Hip Hop is Dead?
Partially leaving his campaign against the state of hip hop in Hip Hop Is Dead, Nas bears the weight of a messenger yet again with his controversial untitled ninth album. The album subtly combines elements of political consciousness, pop cultural commentary, and the personal struggle and hardships of the African-American experience.Nas storms through verses as he prefaces the album over a simple piano riff with “”Queens Get the Money.”” It’s as if he was trying to convince himself and his audience that his relevance in the rap game is still evident. With a recent Grammy nomination, Nas surely didn’t have to.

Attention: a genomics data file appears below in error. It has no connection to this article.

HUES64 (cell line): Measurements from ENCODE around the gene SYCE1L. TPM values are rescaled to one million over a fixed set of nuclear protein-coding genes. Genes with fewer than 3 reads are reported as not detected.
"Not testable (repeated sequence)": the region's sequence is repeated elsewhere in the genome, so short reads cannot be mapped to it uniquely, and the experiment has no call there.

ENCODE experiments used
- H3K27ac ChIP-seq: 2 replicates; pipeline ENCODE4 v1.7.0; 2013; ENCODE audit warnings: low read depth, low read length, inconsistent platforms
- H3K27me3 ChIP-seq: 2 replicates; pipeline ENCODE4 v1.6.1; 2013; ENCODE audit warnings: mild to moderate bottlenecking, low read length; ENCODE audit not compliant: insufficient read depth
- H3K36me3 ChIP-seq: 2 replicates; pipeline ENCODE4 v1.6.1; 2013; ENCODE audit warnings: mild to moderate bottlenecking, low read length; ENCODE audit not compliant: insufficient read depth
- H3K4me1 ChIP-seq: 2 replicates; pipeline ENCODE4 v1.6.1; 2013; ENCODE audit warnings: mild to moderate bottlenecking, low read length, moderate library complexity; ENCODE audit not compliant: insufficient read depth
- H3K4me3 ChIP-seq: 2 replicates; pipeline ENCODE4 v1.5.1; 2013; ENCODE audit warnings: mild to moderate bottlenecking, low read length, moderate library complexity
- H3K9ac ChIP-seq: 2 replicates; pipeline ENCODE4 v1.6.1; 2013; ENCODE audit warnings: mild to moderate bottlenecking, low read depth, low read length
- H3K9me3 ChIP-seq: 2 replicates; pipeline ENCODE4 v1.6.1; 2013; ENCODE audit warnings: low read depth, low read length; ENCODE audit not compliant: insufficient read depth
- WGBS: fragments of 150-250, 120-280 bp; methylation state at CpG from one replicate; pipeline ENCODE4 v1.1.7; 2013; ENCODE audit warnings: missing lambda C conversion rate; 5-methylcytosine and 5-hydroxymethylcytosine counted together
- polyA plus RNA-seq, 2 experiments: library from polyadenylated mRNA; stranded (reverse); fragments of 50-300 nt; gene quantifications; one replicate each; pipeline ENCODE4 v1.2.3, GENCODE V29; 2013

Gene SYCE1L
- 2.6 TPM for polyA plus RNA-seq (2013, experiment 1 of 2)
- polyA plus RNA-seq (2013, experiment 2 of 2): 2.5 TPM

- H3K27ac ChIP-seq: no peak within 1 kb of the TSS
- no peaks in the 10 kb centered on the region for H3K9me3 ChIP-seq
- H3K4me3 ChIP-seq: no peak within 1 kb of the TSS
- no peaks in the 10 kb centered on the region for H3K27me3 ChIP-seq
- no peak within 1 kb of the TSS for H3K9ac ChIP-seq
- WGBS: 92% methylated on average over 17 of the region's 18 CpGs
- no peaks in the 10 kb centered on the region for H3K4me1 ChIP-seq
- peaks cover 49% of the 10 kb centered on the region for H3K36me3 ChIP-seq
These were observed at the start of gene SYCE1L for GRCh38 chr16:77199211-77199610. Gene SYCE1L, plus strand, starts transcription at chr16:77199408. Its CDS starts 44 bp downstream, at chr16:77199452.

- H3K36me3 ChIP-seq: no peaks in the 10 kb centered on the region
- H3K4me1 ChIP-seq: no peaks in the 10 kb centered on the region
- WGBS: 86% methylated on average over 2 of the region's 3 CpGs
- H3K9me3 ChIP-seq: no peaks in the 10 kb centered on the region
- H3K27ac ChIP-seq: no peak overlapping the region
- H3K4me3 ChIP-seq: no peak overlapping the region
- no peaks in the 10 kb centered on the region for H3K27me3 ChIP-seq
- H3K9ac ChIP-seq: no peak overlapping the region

In what seems like an odd pairing, Chris Brown joins Nas in “”Make the World Go Round.”” Almost harkening back to the days of Illmatic and It Was Written, the track recalls a â€šÃ„Ã²90s tinge of youth-like, MTV-ready optimism and a less angry Nas, thus possibly even being a stylistic sequel to “”If I Ruled the World (Imagine That).””
Keri Hilson, previously known for her songwriting work, shines as a recording artist in Nas’ lead single “”Hero.”” Its thumping bass pumps up Nas’ attempt to touch upon his rebellious act of shock and awe to originally name the album Nigger, while bringing back his mission to save hip hop.
Maybe Nas didn’t save hip hop, nor will he probably ever, but one thing’s for sure: Despite the reluctance of the general music fan struggling with Nas’ messages, this album bleeds hip hop. In a world where hip hop has to be accepted as “”genuine”” because of underground credibility or alternative songwriting, Nas still brings his verses as strong as he ever could.